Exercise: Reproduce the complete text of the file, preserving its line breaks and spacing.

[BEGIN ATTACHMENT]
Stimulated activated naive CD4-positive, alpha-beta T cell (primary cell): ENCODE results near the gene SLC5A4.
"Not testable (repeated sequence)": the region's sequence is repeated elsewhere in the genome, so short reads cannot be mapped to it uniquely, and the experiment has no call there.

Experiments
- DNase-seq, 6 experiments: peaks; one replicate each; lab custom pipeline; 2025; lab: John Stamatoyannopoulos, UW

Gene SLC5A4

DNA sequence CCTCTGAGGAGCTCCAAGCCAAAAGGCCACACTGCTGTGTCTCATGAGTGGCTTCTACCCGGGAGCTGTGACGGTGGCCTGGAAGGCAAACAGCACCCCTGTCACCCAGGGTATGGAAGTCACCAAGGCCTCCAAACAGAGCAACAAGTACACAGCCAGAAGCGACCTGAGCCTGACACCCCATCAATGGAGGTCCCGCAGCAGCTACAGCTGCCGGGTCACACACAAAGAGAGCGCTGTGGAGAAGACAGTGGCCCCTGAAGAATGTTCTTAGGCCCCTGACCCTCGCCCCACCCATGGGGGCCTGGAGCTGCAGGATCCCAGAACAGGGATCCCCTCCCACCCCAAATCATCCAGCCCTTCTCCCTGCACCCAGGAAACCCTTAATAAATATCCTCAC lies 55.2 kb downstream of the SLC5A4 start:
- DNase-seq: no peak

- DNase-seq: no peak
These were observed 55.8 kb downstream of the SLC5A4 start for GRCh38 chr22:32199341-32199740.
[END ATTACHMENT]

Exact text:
Stimulated activated naive CD4-positive, alpha-beta T cell (primary cell): ENCODE results near the gene SLC5A4.
"Not testable (repeated sequence)": the region's sequence is repeated elsewhere in the genome, so short reads cannot be mapped to it uniquely, and the experiment has no call there.

Experiments
- DNase-seq, 6 experiments: peaks; one replicate each; lab custom pipeline; 2025; lab: John Stamatoyannopoulos, UW

Gene SLC5A4

DNA sequence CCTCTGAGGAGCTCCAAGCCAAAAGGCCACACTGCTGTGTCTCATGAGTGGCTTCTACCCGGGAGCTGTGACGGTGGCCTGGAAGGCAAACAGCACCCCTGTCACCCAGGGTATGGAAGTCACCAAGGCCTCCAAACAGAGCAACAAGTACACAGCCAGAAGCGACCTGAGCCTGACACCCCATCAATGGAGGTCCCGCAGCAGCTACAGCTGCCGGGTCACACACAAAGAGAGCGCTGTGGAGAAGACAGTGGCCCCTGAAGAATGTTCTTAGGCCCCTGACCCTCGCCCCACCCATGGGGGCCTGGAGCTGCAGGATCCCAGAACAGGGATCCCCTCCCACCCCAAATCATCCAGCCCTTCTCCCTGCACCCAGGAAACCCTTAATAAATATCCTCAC lies 55.2 kb downstream of the SLC5A4 start:
- DNase-seq: no peak

- DNase-seq: no peak
These were observed 55.8 kb downstream of the SLC5A4 start for GRCh38 chr22:32199341-32199740.